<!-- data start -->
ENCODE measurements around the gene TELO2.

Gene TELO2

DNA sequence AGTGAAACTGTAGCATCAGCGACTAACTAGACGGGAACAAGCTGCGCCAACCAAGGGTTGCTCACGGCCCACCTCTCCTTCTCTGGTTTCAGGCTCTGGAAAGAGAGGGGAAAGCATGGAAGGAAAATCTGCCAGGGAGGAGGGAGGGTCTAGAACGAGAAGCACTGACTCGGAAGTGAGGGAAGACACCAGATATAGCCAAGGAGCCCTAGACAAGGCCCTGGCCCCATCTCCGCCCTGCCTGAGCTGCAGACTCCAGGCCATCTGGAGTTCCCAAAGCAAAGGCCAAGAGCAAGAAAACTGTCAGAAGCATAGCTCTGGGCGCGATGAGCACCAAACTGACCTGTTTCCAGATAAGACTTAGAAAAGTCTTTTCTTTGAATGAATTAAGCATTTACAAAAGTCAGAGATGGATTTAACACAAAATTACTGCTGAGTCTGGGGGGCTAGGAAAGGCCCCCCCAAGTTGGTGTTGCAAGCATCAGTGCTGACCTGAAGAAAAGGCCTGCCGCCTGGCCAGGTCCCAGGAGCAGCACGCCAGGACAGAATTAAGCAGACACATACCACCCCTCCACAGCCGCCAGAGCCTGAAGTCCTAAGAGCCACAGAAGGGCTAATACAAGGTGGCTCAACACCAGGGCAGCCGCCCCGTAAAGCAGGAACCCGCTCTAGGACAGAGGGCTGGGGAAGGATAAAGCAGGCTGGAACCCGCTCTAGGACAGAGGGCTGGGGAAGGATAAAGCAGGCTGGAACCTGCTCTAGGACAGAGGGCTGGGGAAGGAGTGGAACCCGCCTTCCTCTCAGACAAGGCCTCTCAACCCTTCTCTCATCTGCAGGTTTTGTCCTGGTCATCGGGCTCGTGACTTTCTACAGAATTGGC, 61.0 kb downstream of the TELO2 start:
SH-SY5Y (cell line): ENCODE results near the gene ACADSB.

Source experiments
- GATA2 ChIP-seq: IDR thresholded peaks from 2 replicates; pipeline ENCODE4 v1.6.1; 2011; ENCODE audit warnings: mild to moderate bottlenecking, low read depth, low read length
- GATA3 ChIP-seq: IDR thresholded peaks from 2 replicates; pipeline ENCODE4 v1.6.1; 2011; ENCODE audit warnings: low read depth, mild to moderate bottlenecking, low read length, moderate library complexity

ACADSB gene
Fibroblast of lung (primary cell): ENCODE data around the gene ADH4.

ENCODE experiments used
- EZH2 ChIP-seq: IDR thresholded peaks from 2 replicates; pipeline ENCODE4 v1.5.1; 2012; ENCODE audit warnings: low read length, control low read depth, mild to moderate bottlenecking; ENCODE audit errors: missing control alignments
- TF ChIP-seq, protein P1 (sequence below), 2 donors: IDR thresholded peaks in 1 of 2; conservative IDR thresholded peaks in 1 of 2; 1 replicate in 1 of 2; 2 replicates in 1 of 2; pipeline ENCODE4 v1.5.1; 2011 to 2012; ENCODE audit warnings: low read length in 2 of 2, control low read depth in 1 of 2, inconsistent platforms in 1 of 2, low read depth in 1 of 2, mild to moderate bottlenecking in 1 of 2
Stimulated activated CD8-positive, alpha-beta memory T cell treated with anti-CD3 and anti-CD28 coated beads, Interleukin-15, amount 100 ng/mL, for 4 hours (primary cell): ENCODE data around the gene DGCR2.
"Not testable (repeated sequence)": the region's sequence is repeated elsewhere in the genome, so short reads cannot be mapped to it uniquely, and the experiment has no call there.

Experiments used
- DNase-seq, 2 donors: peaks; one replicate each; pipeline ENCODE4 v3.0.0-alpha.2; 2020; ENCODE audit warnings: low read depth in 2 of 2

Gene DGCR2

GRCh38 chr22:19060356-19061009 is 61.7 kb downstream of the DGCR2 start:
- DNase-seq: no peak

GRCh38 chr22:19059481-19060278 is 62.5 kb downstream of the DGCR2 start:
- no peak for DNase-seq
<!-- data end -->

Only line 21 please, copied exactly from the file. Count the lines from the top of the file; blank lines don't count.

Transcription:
- no peak for DNase-seq